Trump Proposes Actions to Help Prevent Catastrophic Forest Fires

Trump Proposes Actions to Help Prevent Catastrophic Forest Fires


By Michael Bastasch


Wind-driven flames move across Malibu Creek State Park during the Woolsey Fire on Nov. 9, 2018, near Malibu, California. (Photo: David McNew/ Stringer/Getty Images)


The Trump administration proposed changes to a landmark environmental law that officials say would cut through unnecessary red tape hampering federal forest management.

These rule changes would help officials better manage forests and prevent catastrophic wildfires, according to the U.S. Forest Service.

“We have pored over 10 years of environmental data and have found that in many cases, we do redundant analyses, slowing down important work to protect communities, livelihoods and resources,” Forest Service Chief Vicki Christiansen said in a statement Wednesday.

President Donald Trump took executive actions to encourage more active management of federally controlled forests, including increased logging, in the wake of 2018’s devastating California wildfires.

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The 2018 farm bill also contained provisions allowing foresters to more quickly remove dead trees and debris from Forest Service-managed regions. Trump signed that $867 billion bill in December.

The Forest Service proposed Wednesday exempting more activities, called “categorical exclusions,” from time-consuming environmental reviews required by the National Environmental Policy Act (NEPA), which was enacted in 1970.

Categorical exclusions exempt certain activities from lengthy NEPA reviews if Forest Service officials determined said activity would have no significant environmental impact. The Forest Service wants to expand categorical exclusions to keep foresters from getting bogged down in bureaucracy and litigation.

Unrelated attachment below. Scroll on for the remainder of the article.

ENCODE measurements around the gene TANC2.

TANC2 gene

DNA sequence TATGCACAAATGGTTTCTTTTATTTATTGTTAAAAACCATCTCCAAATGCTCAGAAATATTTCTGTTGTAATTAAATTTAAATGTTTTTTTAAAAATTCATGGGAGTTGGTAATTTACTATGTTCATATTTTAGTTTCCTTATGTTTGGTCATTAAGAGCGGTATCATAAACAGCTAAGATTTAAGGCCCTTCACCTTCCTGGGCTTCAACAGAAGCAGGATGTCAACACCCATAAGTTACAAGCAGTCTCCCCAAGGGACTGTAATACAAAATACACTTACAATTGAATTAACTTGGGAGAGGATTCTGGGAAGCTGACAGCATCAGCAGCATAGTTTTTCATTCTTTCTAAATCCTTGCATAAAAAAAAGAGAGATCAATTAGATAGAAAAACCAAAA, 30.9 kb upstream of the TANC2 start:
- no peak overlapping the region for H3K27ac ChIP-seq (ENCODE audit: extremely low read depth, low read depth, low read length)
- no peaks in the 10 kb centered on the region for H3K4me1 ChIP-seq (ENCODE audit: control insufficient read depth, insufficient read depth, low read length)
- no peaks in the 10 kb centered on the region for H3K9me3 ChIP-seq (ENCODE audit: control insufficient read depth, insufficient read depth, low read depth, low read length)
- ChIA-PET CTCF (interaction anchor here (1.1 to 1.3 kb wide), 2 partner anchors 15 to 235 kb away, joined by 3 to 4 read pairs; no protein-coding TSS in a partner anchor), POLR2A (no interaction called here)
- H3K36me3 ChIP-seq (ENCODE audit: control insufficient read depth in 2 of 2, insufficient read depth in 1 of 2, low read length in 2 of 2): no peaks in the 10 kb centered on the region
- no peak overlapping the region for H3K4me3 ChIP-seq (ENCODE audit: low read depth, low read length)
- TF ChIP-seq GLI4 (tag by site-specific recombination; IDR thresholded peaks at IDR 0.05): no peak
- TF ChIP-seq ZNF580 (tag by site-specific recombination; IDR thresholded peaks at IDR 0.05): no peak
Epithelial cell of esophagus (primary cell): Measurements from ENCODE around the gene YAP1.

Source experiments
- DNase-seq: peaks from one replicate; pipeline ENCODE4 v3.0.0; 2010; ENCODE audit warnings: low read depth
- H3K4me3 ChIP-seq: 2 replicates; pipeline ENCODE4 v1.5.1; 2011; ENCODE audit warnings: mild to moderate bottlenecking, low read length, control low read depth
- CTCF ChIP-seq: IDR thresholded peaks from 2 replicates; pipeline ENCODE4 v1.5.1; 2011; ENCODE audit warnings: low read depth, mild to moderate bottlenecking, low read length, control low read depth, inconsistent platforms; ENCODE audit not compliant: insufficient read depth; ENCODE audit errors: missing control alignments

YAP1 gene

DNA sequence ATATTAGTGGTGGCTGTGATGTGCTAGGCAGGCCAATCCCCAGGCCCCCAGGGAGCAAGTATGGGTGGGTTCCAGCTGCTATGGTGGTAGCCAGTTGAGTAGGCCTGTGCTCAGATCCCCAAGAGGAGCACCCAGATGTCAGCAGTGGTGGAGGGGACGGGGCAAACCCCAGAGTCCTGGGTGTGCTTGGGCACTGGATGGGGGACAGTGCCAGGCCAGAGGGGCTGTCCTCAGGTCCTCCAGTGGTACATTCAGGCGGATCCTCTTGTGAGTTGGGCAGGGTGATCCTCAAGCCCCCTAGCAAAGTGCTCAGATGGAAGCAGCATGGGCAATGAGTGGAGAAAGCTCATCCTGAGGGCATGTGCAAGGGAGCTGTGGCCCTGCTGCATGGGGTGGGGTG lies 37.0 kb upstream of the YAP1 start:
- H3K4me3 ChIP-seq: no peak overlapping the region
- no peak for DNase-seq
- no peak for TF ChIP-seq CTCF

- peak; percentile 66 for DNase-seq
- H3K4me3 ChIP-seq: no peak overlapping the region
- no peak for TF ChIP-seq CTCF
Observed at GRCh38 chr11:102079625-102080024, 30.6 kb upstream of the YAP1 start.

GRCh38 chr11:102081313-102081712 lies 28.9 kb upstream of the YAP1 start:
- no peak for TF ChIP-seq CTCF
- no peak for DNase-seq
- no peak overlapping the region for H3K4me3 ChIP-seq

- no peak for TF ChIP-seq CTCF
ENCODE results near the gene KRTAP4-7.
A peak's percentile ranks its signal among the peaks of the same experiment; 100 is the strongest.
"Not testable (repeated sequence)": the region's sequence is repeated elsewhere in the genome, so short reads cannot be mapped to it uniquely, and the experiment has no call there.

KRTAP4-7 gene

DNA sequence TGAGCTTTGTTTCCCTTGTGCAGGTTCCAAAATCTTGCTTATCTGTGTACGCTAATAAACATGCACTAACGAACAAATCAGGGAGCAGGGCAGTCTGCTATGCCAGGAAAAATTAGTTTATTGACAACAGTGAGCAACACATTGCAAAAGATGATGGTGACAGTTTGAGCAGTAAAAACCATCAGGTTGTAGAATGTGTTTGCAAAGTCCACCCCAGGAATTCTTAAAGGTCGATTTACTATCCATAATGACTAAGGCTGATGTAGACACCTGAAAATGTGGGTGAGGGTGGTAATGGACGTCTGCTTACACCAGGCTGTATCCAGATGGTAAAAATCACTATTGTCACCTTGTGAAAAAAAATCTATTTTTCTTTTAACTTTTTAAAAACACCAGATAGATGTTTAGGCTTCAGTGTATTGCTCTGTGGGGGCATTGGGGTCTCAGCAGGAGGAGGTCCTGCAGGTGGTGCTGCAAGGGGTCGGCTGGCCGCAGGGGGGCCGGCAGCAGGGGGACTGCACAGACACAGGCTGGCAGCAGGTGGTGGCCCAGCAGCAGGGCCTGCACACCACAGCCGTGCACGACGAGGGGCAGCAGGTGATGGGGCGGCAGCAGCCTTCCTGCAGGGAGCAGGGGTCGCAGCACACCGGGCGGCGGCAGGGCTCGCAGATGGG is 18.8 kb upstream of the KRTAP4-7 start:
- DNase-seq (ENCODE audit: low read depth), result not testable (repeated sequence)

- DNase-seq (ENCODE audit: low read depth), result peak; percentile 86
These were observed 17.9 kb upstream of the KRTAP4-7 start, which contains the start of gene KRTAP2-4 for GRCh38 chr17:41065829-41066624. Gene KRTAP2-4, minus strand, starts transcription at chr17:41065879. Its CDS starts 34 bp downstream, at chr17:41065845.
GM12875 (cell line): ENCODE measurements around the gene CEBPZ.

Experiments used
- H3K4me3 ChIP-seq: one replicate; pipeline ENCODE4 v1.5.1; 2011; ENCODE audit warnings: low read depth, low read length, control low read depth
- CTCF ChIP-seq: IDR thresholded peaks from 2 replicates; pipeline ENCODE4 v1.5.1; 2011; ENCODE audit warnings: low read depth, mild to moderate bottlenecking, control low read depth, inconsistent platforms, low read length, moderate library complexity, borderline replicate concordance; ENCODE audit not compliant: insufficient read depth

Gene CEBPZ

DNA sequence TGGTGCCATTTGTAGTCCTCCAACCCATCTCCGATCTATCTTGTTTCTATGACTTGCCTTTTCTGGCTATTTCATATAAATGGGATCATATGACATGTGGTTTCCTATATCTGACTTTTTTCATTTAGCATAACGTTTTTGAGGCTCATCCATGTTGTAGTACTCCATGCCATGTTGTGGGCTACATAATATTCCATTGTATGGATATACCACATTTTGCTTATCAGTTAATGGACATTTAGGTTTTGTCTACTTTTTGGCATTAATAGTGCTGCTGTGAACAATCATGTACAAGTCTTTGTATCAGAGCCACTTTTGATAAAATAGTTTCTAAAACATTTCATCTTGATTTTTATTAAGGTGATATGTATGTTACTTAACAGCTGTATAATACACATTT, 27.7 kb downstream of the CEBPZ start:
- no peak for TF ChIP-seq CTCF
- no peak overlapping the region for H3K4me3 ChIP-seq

“We now have an opportunity to use that information to our advantage, and we want to hear from the people we serve to improve these proposed updates,” Christiansen said.

For example, officials would be able to more quickly relocate campsites to improve safety, the Forest Service said. Also, Forest Service officials could use NEPA rule changes to improve infrastructure, like forest roads, necessary to fight wildfires.

“Originally intended as a tool for environmental protection, NEPA has been hijacked by serial litigants and wielded as a means of obstruction,” Arizona GOP Rep. Paul Gosar, chairman of the Western Caucus, said in a statement.

Environmental assessments take 687 days to complete on average, the Forest Service said, while determining a categorical exclusion takes about 206 days. The Forest Service last updated its NEPA regulations in 2008.

NEPA reviews are also subject to litigation from environmental groups. Environmentalists generally oppose logging and other forest management techniques.

A 2014 study on environmental litigation published in the Journal of Forestry found “[v]egetative management, or logging projects” represented “nearly three times more cases than any other type of management activity.”

The Forest Service was found more likely to lose cases “where plaintiffs advocated for less resource use,” particularly in the 9th U.S. Circuit Court of Appeals where the agency won less than half of its cases.

“The new rule will allow for increased active forest management and help prevent catastrophic wildfires,” Gosar said.

Michael Bastasch@MikeBastasch

Michael Bastasch is a reporter for The Daily Caller News Foundation.